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China Vows to End Ivory Trade in 2017

In an unexpected move, China announced late last week that it would shut down the world’s largest ivory market by the end of 2017.

The news came last Friday, reports the New York Times, after years of pressure from both domestic and international conservationists, many of whom were ecstatic about the announcement.

“China’s announcement is a game changer for elephant conservation,” Carter Roberts, president and chief executive of the World Wildlife Fund (WWF), said in a WWF statement. “With the United States also ending its domestic ivory trade earlier this year, two of the largest ivory markets have taken action that will reverberate around the world.”

As China’s presence on the global stage continues to grow, the move to ban ivory within its borders could also boost the Asian nation’s reputation when it comes to wildlife conservation. According to researchers, roughly 50-70% of all ivory worldwide is smuggled into China.

Moving forward, the country plans to shut down its ivory trade in phases, beginning first with a group of ivory processing factories and businesses, reports the Times. These firms will close by March 31, at which time the Ministry of Culture has vowed to assist in helping master carvers and other employees find related work. The remaining ivory from these businesses will be placed in museums and at cultural sites.

Citizens will be permitted to keep their own ivory and gift it to others, however in order to sell these products at auction, Chinese will now have to obtain official approval beforehand.

Though the success of this announcement will be determined by Chinese authorities and their enforcement of these new regulations, conservationists are optimistic that the move will have a major impact on the fast-plummeting number of elephants worldwide. Over the past decade, an estimated 100,000 or more elephants have been killed in Africa, according to the news outlet.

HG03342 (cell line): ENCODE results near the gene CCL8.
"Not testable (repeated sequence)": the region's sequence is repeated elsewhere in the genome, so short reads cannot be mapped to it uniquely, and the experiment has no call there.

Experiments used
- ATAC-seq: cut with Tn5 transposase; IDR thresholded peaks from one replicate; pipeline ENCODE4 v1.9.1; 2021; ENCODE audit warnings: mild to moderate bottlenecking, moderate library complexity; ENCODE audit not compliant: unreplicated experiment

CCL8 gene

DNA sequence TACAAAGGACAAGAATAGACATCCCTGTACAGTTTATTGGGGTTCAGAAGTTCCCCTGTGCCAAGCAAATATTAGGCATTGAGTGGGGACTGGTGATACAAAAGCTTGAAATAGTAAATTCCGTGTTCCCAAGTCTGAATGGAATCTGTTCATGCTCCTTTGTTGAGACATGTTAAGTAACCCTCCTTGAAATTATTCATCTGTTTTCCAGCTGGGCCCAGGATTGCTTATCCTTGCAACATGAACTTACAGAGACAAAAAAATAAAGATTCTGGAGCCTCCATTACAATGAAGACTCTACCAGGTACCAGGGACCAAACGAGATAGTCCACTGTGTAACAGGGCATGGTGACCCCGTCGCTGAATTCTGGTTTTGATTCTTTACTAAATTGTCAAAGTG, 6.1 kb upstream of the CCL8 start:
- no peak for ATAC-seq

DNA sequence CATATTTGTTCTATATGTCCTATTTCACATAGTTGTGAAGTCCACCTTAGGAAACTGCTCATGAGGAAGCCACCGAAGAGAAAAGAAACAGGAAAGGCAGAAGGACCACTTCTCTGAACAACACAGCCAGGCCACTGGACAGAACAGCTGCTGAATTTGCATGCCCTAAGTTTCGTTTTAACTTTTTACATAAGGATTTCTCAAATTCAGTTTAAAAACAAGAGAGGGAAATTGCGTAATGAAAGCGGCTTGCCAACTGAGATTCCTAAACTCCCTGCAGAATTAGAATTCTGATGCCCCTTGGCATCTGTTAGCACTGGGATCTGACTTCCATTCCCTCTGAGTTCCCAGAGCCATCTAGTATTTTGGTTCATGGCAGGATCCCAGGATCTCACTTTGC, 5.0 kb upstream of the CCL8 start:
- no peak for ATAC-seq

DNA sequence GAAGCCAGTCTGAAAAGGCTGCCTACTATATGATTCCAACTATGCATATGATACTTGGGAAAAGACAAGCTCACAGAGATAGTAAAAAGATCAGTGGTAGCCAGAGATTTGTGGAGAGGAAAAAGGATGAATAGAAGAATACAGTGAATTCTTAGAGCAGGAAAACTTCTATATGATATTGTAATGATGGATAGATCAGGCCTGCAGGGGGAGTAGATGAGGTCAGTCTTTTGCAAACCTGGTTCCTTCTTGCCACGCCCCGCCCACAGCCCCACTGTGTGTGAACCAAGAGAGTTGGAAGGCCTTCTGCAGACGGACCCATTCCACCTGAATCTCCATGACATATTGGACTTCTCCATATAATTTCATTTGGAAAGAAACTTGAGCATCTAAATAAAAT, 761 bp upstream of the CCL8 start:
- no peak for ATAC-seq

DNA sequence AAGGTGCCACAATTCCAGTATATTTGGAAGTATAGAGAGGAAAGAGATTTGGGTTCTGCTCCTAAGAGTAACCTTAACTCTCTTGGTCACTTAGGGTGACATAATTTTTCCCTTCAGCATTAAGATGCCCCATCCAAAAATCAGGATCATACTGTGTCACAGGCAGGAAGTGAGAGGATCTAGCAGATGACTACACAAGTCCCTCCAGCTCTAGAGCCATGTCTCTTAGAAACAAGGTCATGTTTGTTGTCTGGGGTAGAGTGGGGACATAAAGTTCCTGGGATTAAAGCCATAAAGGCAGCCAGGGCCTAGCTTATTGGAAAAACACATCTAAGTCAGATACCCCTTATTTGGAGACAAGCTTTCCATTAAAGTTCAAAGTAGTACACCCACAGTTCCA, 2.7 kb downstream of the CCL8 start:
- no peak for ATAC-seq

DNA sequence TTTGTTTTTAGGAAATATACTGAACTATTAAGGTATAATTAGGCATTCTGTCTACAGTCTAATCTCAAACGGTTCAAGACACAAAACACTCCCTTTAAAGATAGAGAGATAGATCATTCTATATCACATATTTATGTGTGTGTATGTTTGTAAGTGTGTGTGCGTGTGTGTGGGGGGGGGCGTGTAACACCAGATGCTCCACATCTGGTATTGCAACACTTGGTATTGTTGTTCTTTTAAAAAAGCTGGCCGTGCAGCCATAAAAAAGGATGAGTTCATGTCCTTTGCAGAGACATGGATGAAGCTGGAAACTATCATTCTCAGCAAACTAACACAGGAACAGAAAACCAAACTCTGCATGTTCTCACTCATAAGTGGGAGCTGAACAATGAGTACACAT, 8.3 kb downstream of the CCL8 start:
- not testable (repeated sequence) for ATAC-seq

“Demand for elephant ivory has skyrocketed in recent years, spurring poaching levels that are driving elephants towards extinction,” wrote wildlife advocate Elly Pepper of the Natural Resources Defense Council. “And ending the legal ivory trade in China – the world’s largest consumer of elephant ivory – is critical to saving the species.”

In a interview with NPR, John Robinson of the Wildlife Conservation Society told the news outlet China’s latest move could also encourage other nations that trade in ivory – Vietnam, for example, where the number of ivory items for sale has increased six-fold since 2008 – to follow suit. Though there is a ban on the ivory trade in Vietnam, current law allows citizens to keep ivory obtained before 1992, a loophole which smugglers often use to avoid detection, according to a July 2016 report from Save the Elephants.

According to the report’s co-author, Lucy Vigne: “The key change was the expansion of the ivory trade in villages south of Hanoi. An increase in the number of Asian tourists in the Central Highlands area of Buon Ma Thuot, for example, has driven up demand causing the ivory business to flourish as it offers a relatively quick way to make money.”

Regardless of who is purchasing the items – locals or tourists – a wave of positive wildlife-related PR would be good for Vietnam given the country’s recent troubles surrounding rhino horn consumption.

As for our neighbor to the north, for the moment conservationists are hopeful.

“China is moving from being the main problem to the main solution,” Iain Douglas-Hamilton, founder of Save the Elephants, told the New York Times. Douglas-Hamilton also called China’s announcement “the most astonishing and wonderful piece of news”.

[Photo via Huffington Post]

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